Nutrition for Hayfever
Posted on: Saturday 13th May 2017
Hay fever or Allergic Rhinitis is a problem affecting around 10-30% of the UK adult population and as many as 40% of children! At this time of year when the temperature rises, we all want to enjoy the warmer days getting out and about. However, with the warmer temperatures also brings higher pollen counts, creating misery for many of those hay fever sufferers.
Natural strategies for overcoming hay fever is an extremely common question here at Therapy Organics at this time of year, so we thought we would provide you with a quick rundown of my top tips to help you get out and enjoy the outdoors.
It starts with Gut Health As with many conditions, balancing digestive health is critical to lay the foundations for good health. Our gut flora provides the first line of defence against external allergens and also most of our immune cells start life in the gut.
Both probiotics and fermented foods may be a helpful strategy as a foundation nutritional programme to alleviate hay fever.
The word Rhinitis comes from the Greek for nose with the ending 'itis' implying inflammation. Where this is inflammation present in a condition, anything to activate anti-inflammatory pathways may be helpful. One common food, much renowned at the moment for its anti-inflammatory benefit is turmeric but the more accessible ginger is also a potent anti-inflammatory. These foods can be used in your foods, juices or steeped as a tea. Where these foods are less used in the diet, then supplements with stronger extracts and cofactors for absorption may be helpful.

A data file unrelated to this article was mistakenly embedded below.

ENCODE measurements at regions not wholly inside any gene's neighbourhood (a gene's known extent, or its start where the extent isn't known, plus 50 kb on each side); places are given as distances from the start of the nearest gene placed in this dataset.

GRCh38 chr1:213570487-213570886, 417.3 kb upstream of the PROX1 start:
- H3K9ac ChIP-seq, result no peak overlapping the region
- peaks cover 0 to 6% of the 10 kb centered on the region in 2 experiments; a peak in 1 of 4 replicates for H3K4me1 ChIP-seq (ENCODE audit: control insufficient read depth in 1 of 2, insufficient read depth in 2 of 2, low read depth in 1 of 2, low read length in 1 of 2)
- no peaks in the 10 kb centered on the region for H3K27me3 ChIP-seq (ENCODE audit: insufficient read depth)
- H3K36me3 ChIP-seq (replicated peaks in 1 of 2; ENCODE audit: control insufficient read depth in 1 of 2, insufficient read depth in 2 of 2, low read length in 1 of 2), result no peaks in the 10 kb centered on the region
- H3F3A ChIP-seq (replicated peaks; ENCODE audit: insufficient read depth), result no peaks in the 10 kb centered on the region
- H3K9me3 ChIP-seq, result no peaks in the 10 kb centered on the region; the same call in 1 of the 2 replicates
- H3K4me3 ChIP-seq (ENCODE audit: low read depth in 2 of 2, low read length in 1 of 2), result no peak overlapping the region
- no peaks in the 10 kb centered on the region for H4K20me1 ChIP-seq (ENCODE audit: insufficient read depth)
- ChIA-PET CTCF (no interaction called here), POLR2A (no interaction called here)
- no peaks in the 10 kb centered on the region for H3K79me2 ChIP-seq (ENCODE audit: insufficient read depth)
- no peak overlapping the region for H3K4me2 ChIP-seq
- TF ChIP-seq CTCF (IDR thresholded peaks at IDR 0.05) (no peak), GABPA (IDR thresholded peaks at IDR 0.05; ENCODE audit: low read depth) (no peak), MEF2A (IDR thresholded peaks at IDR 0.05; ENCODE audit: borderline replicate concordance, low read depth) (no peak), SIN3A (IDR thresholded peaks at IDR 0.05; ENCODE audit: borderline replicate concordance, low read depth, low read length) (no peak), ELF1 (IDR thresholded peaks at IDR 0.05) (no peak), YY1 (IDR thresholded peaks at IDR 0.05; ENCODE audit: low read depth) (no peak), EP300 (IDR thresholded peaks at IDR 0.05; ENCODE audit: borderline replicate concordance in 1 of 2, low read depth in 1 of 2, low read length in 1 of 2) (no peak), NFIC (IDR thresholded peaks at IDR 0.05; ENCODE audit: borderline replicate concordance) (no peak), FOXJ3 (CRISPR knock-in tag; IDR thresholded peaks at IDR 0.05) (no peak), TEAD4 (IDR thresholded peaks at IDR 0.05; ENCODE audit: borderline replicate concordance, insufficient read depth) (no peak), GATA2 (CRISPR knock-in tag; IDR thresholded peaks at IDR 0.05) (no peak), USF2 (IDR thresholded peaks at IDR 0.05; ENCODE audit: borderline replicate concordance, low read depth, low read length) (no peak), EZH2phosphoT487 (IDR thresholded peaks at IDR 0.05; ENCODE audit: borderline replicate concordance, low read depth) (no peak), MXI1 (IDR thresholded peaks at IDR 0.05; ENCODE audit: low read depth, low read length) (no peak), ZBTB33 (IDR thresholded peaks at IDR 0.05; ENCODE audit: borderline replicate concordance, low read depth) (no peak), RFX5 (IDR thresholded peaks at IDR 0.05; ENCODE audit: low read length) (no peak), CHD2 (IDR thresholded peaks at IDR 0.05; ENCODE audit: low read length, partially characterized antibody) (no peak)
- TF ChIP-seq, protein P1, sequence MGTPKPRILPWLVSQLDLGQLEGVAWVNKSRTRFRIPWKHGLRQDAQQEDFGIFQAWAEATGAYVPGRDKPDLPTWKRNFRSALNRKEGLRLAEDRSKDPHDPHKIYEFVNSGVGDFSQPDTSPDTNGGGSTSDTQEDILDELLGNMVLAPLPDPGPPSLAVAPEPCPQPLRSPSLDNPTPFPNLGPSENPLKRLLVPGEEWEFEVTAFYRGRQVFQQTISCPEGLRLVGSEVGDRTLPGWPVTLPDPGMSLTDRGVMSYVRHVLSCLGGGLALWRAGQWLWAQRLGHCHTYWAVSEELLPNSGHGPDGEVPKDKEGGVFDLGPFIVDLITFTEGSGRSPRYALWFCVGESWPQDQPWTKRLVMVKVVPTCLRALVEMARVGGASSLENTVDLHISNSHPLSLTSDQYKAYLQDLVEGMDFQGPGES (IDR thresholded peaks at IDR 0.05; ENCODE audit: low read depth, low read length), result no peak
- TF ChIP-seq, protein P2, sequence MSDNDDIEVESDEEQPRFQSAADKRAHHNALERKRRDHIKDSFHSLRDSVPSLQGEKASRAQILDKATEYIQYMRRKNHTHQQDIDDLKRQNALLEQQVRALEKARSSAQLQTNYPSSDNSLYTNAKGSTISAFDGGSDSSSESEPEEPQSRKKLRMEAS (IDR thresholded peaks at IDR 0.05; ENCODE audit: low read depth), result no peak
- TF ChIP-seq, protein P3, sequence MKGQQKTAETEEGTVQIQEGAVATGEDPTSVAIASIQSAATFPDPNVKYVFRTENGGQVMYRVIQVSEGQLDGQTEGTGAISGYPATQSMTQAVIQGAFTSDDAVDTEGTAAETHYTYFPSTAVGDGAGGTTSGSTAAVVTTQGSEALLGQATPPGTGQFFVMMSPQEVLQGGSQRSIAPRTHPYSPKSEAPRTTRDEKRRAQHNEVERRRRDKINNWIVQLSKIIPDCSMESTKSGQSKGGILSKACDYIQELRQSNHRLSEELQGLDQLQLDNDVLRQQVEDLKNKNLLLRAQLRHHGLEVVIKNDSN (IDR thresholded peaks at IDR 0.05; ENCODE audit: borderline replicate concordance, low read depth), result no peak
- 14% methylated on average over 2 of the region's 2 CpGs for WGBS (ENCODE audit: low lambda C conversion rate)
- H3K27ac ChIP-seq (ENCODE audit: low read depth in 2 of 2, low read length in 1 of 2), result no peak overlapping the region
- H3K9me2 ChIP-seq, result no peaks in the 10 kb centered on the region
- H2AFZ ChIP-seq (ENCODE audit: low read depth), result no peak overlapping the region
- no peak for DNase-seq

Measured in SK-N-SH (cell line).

We also should evaluate essential fat balance when it comes to inflammation. Omega 6 fats such as those from animal fats should be moderated due to their pro-inflammatory effect and omega 3 fats such as those from oily fish or flaxseed should be well represented in the diet due to their anti-inflammatory effect.
In hay fever sufferers, the pollen creates an IgE mediated mast cell reaction followed by a late stage Th2 immune response and histamine release . It is therefore important to look at immune modulation and how we can use natural therapeutics in this area. Firstly, quercetin, a flavonoid found in grapefruit, apples and onions may be helpful to reduce mast cell secretions, thereby having natural anti-histamine activity.
Nettles have also shown natural anti-histamine potential and are a gift of nature given that they are currently in season! Nettle can be used in supplement form but for those who love the wild, get your gardening gloves on and pick out the nettle tips before they start to flower to make your own nettle tea! Pick them away from any known dog walking routes and give them a little wash first just in case!
Pycnogenol, derived from the French Maritime Pine tree also has proven potential but best results are shown when this is taken in supplemental form 7-8 weeks prior to onset of seasonal allergies . It's also worth noting that pycnogenol also has also shown clinical use for improvement of skin elasticity and hydration … nice!
Lastly, but by no means least is yummy raw local honey. Studies on its efficacy are limited, potentially due to the fact that local beekeepers wouldn't have the money to invest in such research yet anecdotal evidence based on feedback from our customers would suggest good efficacy. However, one small scale study did show promise using a birch pollen honey for birch pollen allergy with a 60% reduction in the total symptom score of sufferers, showing promise for further research in this area.
Again, in my experience efficacy is best with daily intake prior to onset of the season. Wishing all of our customers good health and happiness with fun outdoors!